Platforms: PC, Xbox 360, PS3
Publisher: Electronic Arts
The final chapter to one of the most highly regarded gaming franchises of this generation has been concluded. The epic journey BioWare set us on five years ago has made its mark in history with this final entry in the series. Through the avatar of Commander Shepard we’ve solved ancient galactic disputes, met (and lost) close friends and made choices that will shape the future of the galaxy. Frankly, this is one of the franchises that have had me the most invested in its world, playing with a completionist mindset in fear of missing even the tiniest bit of content. Mass Effect 1 gave us an exciting introduction to the galaxy and the story. Mass Effect 2 brought us a deeply personal journey by getting us attached to the extremely well developed characters made up of most of the universes sentient species, gave us a deeper insight to the Reaper threat and left us in a uniquely tense situation towards the end. But how does this ultimate evolution of the series shape up as a game? Well, let me tell you..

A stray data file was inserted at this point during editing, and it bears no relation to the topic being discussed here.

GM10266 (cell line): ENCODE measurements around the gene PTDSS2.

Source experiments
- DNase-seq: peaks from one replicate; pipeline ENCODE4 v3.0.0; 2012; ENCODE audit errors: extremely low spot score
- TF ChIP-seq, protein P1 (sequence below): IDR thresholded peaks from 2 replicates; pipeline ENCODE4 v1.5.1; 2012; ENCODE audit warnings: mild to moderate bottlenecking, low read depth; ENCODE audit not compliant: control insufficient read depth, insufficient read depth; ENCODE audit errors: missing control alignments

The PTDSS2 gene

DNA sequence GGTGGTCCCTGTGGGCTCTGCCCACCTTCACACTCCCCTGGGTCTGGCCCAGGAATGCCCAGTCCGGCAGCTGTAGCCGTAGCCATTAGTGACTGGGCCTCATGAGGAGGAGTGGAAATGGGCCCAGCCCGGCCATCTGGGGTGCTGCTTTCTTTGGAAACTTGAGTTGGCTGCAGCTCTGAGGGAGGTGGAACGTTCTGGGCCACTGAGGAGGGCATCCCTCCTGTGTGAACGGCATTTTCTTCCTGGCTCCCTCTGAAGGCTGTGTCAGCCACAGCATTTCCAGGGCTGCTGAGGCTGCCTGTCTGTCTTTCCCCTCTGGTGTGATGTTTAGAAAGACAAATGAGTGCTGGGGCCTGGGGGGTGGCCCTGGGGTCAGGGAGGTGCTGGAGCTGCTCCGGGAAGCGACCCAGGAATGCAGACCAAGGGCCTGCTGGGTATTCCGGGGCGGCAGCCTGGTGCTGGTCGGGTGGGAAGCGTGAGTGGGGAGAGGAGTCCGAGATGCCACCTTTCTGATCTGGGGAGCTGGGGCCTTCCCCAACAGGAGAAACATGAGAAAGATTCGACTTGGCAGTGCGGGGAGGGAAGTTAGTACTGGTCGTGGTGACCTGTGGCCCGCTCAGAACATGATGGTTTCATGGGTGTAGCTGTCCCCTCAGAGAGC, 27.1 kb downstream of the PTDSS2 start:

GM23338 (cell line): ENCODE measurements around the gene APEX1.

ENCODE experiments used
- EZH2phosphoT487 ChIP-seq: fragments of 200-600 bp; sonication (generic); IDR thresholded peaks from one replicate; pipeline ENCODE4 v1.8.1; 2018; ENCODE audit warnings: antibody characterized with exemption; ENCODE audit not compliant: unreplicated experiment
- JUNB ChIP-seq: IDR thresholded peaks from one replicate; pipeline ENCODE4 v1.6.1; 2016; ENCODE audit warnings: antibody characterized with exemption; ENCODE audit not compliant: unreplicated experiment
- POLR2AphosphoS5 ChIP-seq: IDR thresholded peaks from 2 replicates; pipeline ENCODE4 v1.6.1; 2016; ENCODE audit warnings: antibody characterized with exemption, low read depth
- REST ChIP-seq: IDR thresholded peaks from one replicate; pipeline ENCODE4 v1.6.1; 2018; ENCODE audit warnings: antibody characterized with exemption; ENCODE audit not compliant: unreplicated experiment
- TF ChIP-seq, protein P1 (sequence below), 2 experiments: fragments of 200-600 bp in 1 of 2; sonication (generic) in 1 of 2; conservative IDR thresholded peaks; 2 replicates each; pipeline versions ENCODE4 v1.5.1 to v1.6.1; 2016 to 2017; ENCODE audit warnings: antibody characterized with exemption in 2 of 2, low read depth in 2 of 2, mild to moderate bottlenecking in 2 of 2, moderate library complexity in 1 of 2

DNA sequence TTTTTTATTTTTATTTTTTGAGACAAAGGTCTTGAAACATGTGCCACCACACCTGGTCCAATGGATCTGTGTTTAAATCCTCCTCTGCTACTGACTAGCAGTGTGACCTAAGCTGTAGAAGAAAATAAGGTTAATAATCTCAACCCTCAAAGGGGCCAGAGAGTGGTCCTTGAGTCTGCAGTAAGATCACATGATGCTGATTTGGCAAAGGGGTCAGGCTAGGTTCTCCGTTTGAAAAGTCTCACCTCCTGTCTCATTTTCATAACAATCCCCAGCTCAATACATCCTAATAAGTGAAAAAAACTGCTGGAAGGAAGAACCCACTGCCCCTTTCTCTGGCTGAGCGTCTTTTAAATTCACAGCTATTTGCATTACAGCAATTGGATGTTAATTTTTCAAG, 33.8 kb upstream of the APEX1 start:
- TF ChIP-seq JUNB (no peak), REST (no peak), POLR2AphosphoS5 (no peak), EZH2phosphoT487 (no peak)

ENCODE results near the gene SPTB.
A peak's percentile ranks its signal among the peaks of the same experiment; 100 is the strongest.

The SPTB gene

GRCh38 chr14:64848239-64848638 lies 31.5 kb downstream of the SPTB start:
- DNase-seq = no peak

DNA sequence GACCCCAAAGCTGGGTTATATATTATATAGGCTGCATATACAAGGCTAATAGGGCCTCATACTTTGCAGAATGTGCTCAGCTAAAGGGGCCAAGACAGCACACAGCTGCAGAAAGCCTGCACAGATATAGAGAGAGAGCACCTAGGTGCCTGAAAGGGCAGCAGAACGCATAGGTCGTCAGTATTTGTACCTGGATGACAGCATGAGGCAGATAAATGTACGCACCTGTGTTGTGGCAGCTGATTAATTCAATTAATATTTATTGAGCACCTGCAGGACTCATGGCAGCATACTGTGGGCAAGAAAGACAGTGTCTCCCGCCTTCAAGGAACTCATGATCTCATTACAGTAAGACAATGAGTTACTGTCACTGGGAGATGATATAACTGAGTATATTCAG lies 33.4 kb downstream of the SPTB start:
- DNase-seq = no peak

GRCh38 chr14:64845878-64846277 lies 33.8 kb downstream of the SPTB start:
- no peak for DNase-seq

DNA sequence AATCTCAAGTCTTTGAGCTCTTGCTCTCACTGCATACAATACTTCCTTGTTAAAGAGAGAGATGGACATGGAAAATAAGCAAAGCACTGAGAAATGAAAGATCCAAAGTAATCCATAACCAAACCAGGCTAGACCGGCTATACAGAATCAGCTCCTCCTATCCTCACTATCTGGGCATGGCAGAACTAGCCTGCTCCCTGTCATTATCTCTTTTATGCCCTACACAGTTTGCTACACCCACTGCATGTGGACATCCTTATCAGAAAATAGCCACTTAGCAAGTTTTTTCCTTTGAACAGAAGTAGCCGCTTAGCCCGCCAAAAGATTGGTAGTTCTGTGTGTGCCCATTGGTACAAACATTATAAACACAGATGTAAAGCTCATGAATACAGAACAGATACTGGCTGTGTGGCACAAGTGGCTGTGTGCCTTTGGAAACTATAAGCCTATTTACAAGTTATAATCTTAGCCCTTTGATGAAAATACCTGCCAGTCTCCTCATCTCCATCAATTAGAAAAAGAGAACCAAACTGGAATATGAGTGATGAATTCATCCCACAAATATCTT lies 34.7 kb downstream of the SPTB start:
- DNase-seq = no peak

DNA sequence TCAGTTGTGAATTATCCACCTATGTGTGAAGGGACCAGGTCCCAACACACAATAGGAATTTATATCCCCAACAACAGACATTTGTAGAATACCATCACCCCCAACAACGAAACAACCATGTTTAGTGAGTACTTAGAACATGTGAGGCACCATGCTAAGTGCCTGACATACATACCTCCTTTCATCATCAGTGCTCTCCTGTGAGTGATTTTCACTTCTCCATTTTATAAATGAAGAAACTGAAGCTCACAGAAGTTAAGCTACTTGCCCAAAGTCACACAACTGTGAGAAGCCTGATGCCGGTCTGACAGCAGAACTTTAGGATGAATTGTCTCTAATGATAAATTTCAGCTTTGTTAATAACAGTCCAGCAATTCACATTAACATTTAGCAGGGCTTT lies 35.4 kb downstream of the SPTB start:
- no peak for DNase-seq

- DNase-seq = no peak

The moment to moment gameplay of Mass Effect 3 is divided into four major parts; Third person shooting, dialogue, space exploration and character customization. The only notable exceptions from the previous games are the hacking mini games and the planet exploration. While these are some impressive bullet points, I should mention that the space exploration and customization are not as well developed as the shooting and dialogue sections (at times even being quite tedious), but more on that in a minute.